EV race gathers pace01 January 2011
Ryan Borroff finds out if the concepts electric vehicles for the 2010s are mere flights of fancy or will have a bearing on the future.
If 2010 showed us anything, it's that the race between car manufacturers to develop their own electric cars or even spin off their own electric vehicle (EV) brands is frenetic. Automakers are working quickly to develop their own EVs, with the help of the supply chain. However, except in a few cases, there is currently no clean slate from which to work, meaning the ultimate goal of designing an affordable electric vehicle, with comparable performance to an IC-powered vehicle, is compromised.
Concept cars, though once mere flights of fancy, are now more likely to be test prototypes for future products, particularly in the accelerated world of EV develop- ment. Commonly, suppliers are tasked with helping automakers incorporate electric drivetrains into existing vehicles or to use as many existing components as possible.
EV concept designs are moving rapidly into production, while legislation and regulations struggle to keep up; which means the opportunity to develop a fully optimised electric driveline – with little or no compromise – is elusive.
Peugeot's EX1 concept – first seen at last year's Paris Motor Show – is an advanced high-performance prototype that has notched up a number of EV performance records. Constructed of carbon fibre, the concept incorporates a lightweight, low-friction, single-pinion electric power steering (EPS) system from Nexteer Automotive.
The company had to work quickly – it had just one day – to install the system, a task that was not without some challenges.
"The steering geometry [on the EX1] was completely different to the production vehicle we are supplying, which meant it required different connection points," explains Paul Poirel, Nexteer Automotive's chief product engineer, Europe.
"The first consequence of this was that the steering ratio – the number of degrees that you turn the steering wheel to turn the wheels, was completely changed – from 17 degrees [at the steering wheel] on the production vehicle, to 12 degrees on the concept to achieve the same one degree wheel movement.
"There was a drastic increase on the required steering input from the driver, so we needed to increase the assist level of the concept's steering system. As there was no time to come up with a prototype motor with increased output, we had to use an existing motor, which meant we had to play with the different calibrations in the software to get the most out of it. This was a difficult balancing act, because you have to be careful not to add instability into the system and end up with undesirable steering wheel oscillation, which would have been the consequence."
For now, there seems little future for PSA's EX1 beyond more record breaking. But, as Neil Heslington, managing director of Zytek Automotive, explains, in the new frontier of EVs all lessons learned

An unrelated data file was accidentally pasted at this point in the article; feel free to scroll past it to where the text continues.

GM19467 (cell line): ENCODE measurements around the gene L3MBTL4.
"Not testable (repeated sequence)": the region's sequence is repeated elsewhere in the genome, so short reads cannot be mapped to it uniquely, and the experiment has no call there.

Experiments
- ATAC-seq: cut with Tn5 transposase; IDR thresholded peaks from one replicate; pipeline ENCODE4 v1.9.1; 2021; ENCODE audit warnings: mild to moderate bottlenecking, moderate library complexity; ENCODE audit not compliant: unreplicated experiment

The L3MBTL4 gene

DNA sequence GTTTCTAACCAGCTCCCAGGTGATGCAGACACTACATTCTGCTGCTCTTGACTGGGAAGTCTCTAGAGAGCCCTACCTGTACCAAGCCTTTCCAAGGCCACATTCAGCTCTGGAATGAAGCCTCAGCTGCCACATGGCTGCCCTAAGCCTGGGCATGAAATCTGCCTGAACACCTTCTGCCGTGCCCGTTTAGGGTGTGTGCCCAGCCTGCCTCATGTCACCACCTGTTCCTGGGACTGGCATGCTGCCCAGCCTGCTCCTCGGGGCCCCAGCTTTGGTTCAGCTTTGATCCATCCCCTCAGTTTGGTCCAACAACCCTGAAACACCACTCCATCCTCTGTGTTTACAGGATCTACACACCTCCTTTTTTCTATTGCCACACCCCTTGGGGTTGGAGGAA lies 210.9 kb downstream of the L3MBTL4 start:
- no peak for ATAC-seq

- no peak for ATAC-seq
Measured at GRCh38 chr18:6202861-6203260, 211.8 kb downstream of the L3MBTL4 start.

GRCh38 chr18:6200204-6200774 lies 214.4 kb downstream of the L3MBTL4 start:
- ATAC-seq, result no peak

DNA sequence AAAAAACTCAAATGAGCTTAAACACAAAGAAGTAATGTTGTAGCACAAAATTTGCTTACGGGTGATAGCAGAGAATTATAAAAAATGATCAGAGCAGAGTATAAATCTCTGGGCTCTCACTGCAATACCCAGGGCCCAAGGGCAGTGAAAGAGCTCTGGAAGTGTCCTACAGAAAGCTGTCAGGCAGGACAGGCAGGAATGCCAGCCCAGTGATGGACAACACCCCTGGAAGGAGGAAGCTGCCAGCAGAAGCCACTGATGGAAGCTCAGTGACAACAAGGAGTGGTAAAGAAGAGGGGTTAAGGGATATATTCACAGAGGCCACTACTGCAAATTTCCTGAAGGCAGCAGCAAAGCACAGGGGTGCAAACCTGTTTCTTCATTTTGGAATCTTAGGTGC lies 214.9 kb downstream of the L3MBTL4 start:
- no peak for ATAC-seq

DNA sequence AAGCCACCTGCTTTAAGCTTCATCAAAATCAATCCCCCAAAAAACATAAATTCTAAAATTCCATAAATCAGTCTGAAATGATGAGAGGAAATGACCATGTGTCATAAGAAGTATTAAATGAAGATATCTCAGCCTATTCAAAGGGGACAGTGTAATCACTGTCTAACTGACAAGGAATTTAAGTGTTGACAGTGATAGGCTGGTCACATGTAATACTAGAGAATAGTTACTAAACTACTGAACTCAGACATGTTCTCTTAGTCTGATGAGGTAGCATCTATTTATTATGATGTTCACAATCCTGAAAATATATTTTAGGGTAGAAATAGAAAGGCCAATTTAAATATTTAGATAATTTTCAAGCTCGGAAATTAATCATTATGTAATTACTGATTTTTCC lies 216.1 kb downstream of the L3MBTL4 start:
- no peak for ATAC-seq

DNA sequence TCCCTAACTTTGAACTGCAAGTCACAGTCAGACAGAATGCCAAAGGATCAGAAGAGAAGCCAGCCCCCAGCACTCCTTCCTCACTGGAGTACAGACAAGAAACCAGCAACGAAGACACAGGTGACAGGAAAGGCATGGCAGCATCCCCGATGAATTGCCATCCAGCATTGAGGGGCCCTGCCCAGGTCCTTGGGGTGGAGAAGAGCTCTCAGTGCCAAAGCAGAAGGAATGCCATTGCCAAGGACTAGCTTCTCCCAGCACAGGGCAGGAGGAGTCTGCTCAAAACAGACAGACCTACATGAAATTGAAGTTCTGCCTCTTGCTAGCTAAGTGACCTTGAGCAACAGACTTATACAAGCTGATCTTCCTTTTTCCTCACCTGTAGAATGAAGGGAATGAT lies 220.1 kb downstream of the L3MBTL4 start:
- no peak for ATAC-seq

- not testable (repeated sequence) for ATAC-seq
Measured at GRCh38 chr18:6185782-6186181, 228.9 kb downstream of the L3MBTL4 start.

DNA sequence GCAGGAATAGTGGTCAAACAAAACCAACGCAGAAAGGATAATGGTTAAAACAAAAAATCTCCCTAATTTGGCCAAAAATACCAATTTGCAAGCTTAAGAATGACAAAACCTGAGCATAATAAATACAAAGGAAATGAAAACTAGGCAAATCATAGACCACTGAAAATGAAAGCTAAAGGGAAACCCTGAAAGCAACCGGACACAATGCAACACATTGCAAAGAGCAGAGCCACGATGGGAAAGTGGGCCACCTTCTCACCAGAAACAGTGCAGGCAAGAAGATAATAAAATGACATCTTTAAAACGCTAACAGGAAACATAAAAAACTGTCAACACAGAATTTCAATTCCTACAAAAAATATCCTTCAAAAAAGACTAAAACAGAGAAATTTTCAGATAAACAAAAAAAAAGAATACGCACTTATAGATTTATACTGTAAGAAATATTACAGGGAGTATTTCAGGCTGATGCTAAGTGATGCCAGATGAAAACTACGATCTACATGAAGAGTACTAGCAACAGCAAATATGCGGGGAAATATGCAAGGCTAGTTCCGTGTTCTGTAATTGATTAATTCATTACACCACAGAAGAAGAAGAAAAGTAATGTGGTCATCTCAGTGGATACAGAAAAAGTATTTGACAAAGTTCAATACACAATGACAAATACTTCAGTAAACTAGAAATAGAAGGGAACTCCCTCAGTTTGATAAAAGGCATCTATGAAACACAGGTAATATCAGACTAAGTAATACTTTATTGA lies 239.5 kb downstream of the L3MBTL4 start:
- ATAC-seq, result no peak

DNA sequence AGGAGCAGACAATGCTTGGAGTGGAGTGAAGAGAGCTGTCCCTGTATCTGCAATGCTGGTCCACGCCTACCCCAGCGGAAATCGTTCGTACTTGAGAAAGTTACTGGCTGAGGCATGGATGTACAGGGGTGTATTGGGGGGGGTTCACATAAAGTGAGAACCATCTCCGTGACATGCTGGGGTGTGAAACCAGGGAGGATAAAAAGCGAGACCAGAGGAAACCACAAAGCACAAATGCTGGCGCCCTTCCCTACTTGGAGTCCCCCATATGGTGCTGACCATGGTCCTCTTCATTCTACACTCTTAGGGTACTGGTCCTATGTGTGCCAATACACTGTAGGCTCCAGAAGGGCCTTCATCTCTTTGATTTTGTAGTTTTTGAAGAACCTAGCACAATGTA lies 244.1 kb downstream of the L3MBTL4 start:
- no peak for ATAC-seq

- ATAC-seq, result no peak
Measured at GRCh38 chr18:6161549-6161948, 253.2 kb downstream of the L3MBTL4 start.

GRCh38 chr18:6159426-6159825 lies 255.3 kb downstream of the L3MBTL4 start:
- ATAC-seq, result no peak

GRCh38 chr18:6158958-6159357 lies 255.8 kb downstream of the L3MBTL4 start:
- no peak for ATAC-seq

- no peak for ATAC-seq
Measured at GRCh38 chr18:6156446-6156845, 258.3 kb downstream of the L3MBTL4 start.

are valuable. "Developing an EV prototype has to give us some genuine insight into, or a definite way forward for, a series vehicle," he points out. "That means you have to make the prototype reflect the work you have to do to get it into production. EVs have moved from being conceptual, as in 'what would an EV look like' or 'how would it perform', to 'how do we make a genuine EV alternative to a combustion car?'"
Zytek Automotive has taken the electric smart fortwo from prototype to 1,500 example series production and now operates the production cell at Daimler's smart plant. "In the case of the electric smart, the drivetrain was designed to be a replacement for the IC engine. It sits in a near identical manner in the rear sub frame. So, from a production installation perspective, it was straightforward," says Heslington.
Ultimately, with technology dictating the way cars are constructed, the opportunity for optimising EV design will be dependent on fundamentally changing the way cars are built. In its T.25 and electric T.27 cars, Gordon Murray Design has done this, which meant that Zytek's involvement in the T.27 development, if not entirely clean sheet, was close. "On most EV concepts, battery packaging is a huge consideration. It's a trade-off between energy versus weight and cost," comments Heslington. "The integration of the driveline systems – motor, power, electronics and so on – is very important. As we designed the T.27 battery, we've been able to optimise it to work with the motor and the inverter, and minimise weight and optimise performance. The T.25 lends itself very well to adopting EV technology."
For now, suppliers understand that maximising the performance of the driveline systems is paramount to future EV success. Six suppliers – Valeo, Leroy-Somer, Johnson Controls, GKN, Michelin and Leoni – have joined forces to develop a fully optimised electric driveline.
Focusing on economy, performance and weight reduction, each member of the consortium will work to develop every component from common specifications, so that the chance of developing a fully efficient EV is possible.
BMW is already on the way. Its Megacity car – which should arrive in 2013 – is one example of a second wave of EVs that will be constructed differently, in order to optimise performance. A clean sheet design from carbon-fibre reinforced plastic and aluminium, the Megacity will have a reduced part count and should be cheaper to build, though not cheap to buy.
Such innovation should mean that the next generation of EVs will be a more exciting, and enticing, proposition for car buyers when the advantages of EV ownership outweigh the lifestyle compromises. For city dwellers at least.
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